may ] ossibly be disputed by the Republicans, and sought to be reversed.
1 have the honor to request that yon will take steps to organize a com-
mittee of the bar to guard the rights of the people before the boards
of canvassers throughout the State, and thus secure an honest count. 1
venture to urge prompt action and to appeal to the patriotism of the bar.
which has never yet failed to assert and protect the liberties of the people.

If yon consent to act, kindly meet me at my room. No. 71, Fifth
Avenue Hotel, at 8 p.m. Yours very truly,

A. P. Gorman*.
C. Ex. C.

In response to an appeal on the basis of this letter fifty
or more Democrats and Independents eminent at the bar of
New York immediately offered their services, and during
the next ten days devoted themselves to the supervision of
the count throughout the State. Their energies did not
relax until upon November 16th the New York Tribune con-
ceded the election of Mr. Cleveland.

My own part was at the Hoffman House headquarters,
where I was in charge, under the direction of William C.
Whitney, having the continuous assistance and advice of
Roscoe Conkling, aud the occasional counsel of Carl Schurz
and James C. Carter, all being in constant touch with the
situation and informed as to all that was going on. They
were all impressed, and so declared themselves, with the
obvious fairness and frankness of the procedure and with
the manifest determination of all that, whatever the conse-
quences, this election should be decided according to the
vote actually deposited in the boxes. That such was the
result, and that Mr. Cleveland actually and honestly carried
the State of New York by more than 1,000 plurality, I have
not the slightest doubt, and I know that my opportunities
for knowledge were better than those of Mr. Stanwood, and
also better than those of Senator Hoar, or of any of the
anonymous cynical Senators quoted by him in his Autobiog-
raphy (Vol. I, p. 408), as follows:

1 suppose it would hardly be denied now by persons acquainted with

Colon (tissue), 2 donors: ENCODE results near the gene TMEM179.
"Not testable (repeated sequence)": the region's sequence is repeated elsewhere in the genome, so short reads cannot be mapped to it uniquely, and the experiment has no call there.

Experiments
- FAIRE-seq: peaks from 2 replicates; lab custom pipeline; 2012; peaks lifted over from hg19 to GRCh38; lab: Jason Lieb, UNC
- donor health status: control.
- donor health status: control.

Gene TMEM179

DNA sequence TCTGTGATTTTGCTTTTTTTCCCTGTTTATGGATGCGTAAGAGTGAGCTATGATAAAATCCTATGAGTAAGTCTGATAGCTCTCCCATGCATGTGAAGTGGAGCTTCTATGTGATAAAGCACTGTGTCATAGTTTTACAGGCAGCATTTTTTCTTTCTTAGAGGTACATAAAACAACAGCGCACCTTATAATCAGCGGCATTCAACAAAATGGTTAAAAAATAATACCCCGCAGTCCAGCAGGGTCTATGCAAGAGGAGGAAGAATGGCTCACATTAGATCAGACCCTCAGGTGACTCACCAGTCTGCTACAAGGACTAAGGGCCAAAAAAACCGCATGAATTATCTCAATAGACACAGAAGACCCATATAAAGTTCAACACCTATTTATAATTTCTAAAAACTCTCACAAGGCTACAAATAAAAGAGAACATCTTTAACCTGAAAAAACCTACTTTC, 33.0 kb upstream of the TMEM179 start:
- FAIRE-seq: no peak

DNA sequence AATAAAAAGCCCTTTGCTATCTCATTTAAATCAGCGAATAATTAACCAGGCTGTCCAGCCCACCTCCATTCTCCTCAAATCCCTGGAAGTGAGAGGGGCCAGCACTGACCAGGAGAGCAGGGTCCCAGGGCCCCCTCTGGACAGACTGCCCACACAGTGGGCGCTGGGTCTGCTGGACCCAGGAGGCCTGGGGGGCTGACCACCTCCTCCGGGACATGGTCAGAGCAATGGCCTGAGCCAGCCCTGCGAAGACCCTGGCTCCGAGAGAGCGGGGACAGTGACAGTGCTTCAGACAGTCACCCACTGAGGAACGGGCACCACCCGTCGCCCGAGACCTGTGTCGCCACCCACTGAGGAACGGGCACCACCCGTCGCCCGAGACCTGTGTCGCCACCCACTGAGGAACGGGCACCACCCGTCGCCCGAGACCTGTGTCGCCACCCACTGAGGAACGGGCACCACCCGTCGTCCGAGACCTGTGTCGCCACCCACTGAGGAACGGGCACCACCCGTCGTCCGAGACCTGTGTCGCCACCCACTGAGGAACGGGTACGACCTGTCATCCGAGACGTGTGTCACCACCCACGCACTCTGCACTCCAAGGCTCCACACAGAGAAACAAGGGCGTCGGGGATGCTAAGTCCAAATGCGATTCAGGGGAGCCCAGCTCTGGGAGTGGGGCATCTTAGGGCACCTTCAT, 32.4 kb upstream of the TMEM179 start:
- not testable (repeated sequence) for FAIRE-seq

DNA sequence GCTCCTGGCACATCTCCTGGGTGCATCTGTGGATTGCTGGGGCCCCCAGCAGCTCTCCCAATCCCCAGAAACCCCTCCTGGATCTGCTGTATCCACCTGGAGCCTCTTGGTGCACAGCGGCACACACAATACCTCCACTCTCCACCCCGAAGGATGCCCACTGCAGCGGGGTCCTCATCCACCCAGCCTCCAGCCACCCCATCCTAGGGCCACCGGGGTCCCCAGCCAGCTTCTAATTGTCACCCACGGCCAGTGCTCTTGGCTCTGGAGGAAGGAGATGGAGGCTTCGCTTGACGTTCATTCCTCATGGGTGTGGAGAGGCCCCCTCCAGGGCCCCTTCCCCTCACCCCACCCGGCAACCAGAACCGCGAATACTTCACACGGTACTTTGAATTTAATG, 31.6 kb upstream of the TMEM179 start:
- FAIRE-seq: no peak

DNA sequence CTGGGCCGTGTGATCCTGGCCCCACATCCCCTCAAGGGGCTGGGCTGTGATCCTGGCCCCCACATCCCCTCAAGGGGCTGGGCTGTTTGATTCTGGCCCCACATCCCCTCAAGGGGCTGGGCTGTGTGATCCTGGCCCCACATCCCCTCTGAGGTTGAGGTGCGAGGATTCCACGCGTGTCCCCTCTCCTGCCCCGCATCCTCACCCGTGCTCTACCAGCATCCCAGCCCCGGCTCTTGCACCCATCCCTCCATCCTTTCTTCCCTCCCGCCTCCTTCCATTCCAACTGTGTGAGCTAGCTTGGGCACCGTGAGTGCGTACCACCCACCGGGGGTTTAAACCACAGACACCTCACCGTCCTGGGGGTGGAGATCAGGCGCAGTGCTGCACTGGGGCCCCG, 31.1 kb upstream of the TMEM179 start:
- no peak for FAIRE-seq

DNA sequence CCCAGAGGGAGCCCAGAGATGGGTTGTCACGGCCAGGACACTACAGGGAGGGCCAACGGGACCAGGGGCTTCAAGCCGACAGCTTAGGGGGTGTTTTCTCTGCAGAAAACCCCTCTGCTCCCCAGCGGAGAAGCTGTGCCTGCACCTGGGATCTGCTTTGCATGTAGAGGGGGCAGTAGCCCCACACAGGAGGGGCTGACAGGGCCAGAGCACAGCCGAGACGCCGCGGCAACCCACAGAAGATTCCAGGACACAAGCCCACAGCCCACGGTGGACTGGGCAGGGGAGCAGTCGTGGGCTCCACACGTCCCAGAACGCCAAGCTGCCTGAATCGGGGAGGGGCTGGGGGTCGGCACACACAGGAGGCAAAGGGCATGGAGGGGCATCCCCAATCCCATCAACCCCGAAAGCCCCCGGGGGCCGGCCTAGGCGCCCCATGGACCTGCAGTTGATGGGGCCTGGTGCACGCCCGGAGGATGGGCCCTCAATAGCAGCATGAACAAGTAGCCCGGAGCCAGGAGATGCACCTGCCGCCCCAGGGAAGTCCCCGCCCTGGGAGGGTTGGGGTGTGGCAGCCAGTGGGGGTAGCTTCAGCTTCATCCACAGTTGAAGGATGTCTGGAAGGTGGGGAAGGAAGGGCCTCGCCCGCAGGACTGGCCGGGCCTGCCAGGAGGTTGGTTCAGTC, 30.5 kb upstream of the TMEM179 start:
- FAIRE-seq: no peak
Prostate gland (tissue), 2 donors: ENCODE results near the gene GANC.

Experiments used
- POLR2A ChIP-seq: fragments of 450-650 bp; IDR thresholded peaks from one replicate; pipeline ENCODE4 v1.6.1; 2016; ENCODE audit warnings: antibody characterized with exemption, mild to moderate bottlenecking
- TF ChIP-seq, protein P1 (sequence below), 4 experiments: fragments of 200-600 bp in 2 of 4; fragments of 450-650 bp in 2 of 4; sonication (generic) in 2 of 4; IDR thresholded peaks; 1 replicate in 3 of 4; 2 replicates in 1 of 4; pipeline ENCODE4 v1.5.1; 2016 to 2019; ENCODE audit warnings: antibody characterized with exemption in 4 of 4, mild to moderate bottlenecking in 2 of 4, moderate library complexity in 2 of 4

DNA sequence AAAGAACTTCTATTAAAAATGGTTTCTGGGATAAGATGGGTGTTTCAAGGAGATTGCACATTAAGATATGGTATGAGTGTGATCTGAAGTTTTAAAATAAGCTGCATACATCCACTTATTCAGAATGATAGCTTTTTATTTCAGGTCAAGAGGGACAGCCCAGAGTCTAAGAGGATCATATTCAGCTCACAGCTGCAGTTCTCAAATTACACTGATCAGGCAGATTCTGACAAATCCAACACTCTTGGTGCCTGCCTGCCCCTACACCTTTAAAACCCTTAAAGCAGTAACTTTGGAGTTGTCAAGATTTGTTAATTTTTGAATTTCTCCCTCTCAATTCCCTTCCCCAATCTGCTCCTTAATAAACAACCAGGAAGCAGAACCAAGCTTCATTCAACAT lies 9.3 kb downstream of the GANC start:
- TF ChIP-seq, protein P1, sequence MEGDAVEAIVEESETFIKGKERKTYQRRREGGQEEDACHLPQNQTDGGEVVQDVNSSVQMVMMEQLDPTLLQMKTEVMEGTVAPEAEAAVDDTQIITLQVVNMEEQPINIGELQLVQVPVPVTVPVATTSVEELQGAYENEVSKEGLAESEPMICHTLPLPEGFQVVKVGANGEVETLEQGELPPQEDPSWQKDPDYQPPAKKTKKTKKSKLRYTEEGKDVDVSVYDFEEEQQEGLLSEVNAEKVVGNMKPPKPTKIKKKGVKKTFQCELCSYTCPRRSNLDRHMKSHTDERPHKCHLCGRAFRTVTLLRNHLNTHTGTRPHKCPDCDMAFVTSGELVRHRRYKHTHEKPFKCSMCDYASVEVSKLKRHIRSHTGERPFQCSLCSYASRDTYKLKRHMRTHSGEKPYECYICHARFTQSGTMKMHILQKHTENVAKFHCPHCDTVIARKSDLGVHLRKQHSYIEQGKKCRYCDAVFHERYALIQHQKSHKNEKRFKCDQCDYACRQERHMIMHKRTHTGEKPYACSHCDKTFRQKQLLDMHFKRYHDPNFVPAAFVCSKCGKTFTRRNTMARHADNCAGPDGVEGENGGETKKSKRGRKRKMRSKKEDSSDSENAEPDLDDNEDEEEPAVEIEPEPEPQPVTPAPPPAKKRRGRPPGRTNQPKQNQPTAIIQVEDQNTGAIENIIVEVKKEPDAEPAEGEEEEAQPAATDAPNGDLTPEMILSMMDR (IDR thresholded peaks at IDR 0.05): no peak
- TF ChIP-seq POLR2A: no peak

the details of the management of the Democratic Campaign, at any rate
I have heard the fact admitted by several very distinguished Democratic
members of the Senate of the United States, that the plurality of the
vote of Xew York was really I'm- Mr. Blaine, and that he was unjustly
deprived of election by the fraud at Long Island City by which votes
cast for the Butler Electoral Ticket were counted for Cleveland.

The pre-election campaign, of course, was under direction


of the National Committee, comprising several Democratic
Senators, bnl neither these Senators nor any one else had
authentic information, excepl from or through me and my
associates, as to the details of the postelection canvass, and
I deny absolutely and unreservedly that " the vote of X«-w
STork was really for Mr. Blaine " and thai lie was unjustly
deprived of election by fraud either " ai Lnn^ Island City,"
the one locality specified by Senator Hoar, or " in many
precincts in New York City," as charged by Mr. Stanwood,
who candidly admits that at the time " Democrat warmly
denied it."

Twenty years after by Senator Hoar and thirty years
after by Mr. Stanwood is rather late for the reproduction
of these unfounded charges, and it may be fortunate that
there are yet remaining some who are able to demonstrate
that they are unfounded. To this demonstration I shall
now address myself.

For the purposes of convenient consideration the single
specification of Senator Hoar and the several insinuations
of Mr. Stanwood may be combined and classified as follow- ;

(1) That the counting was in the hands of Mr. Blaine's

(2) That Butler votes were counted for Cleveland [a) in
many precincts of New York City, (b) in Long Island City.

(3) Thai an unscrupulous boss of a town near New York
was convicted a few years later of falsifying election re

These are the three and the only three points on winch
either Mr. Stanwood or Senator Hoar rests his charge.

1. As to Mr. Stanwood's first point that "the counting
was in the hands of Mr. Blaine's opponents ":

This certainly was not so as to the country districts, nor
was it so as to the New York City districts.

In every New York City district there were four election
inspector-, of whom two were Republicans and two were
Democrats. But of these Democrats most, if not all, were
nominated by the Tammany organization, which had been
bitterly opposed to the nomination of ('lex-eland and was re-
ferred to in Genera] Bragg's famous declaration, " But
most of all, we love him for the enemies that he has made."
The Chief of the Bureau of Elections was John J. O'Brien,
a partisan Republican. The Police Board was hi partisan,
under the control of a. Tammany-Republican combination


which at that very time was in full operation ousting Joel